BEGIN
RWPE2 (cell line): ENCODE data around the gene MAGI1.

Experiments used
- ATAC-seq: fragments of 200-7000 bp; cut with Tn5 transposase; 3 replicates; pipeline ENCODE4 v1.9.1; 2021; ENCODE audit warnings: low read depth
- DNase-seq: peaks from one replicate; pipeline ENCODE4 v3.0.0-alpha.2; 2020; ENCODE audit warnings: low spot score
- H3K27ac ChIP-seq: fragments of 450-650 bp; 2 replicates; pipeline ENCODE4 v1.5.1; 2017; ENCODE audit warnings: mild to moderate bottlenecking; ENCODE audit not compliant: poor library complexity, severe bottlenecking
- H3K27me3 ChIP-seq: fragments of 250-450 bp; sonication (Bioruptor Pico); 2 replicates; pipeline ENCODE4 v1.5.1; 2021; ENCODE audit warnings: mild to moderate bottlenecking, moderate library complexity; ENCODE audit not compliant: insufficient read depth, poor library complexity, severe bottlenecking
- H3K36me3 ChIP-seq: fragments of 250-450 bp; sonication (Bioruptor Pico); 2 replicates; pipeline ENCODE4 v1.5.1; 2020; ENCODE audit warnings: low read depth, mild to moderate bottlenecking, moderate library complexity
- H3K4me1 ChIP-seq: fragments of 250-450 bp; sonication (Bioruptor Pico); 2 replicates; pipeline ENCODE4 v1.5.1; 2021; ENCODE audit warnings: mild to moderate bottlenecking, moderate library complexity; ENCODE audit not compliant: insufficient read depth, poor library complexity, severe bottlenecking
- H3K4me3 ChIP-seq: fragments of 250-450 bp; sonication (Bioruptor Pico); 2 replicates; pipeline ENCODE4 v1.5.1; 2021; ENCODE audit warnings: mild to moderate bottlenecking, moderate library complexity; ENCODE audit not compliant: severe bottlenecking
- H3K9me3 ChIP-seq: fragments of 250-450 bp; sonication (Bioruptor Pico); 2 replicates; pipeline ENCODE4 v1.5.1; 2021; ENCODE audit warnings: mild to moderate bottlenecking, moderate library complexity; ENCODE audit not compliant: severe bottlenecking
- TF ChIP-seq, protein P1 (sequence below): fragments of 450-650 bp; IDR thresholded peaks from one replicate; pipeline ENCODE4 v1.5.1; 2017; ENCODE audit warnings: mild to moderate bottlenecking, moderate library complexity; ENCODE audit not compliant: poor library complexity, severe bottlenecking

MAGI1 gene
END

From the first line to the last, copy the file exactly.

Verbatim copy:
RWPE2 (cell line): ENCODE data around the gene MAGI1.

Experiments used
- ATAC-seq: fragments of 200-7000 bp; cut with Tn5 transposase; 3 replicates; pipeline ENCODE4 v1.9.1; 2021; ENCODE audit warnings: low read depth
- DNase-seq: peaks from one replicate; pipeline ENCODE4 v3.0.0-alpha.2; 2020; ENCODE audit warnings: low spot score
- H3K27ac ChIP-seq: fragments of 450-650 bp; 2 replicates; pipeline ENCODE4 v1.5.1; 2017; ENCODE audit warnings: mild to moderate bottlenecking; ENCODE audit not compliant: poor library complexity, severe bottlenecking
- H3K27me3 ChIP-seq: fragments of 250-450 bp; sonication (Bioruptor Pico); 2 replicates; pipeline ENCODE4 v1.5.1; 2021; ENCODE audit warnings: mild to moderate bottlenecking, moderate library complexity; ENCODE audit not compliant: insufficient read depth, poor library complexity, severe bottlenecking
- H3K36me3 ChIP-seq: fragments of 250-450 bp; sonication (Bioruptor Pico); 2 replicates; pipeline ENCODE4 v1.5.1; 2020; ENCODE audit warnings: low read depth, mild to moderate bottlenecking, moderate library complexity
- H3K4me1 ChIP-seq: fragments of 250-450 bp; sonication (Bioruptor Pico); 2 replicates; pipeline ENCODE4 v1.5.1; 2021; ENCODE audit warnings: mild to moderate bottlenecking, moderate library complexity; ENCODE audit not compliant: insufficient read depth, poor library complexity, severe bottlenecking
- H3K4me3 ChIP-seq: fragments of 250-450 bp; sonication (Bioruptor Pico); 2 replicates; pipeline ENCODE4 v1.5.1; 2021; ENCODE audit warnings: mild to moderate bottlenecking, moderate library complexity; ENCODE audit not compliant: severe bottlenecking
- H3K9me3 ChIP-seq: fragments of 250-450 bp; sonication (Bioruptor Pico); 2 replicates; pipeline ENCODE4 v1.5.1; 2021; ENCODE audit warnings: mild to moderate bottlenecking, moderate library complexity; ENCODE audit not compliant: severe bottlenecking
- TF ChIP-seq, protein P1 (sequence below): fragments of 450-650 bp; IDR thresholded peaks from one replicate; pipeline ENCODE4 v1.5.1; 2017; ENCODE audit warnings: mild to moderate bottlenecking, moderate library complexity; ENCODE audit not compliant: poor library complexity, severe bottlenecking

MAGI1 gene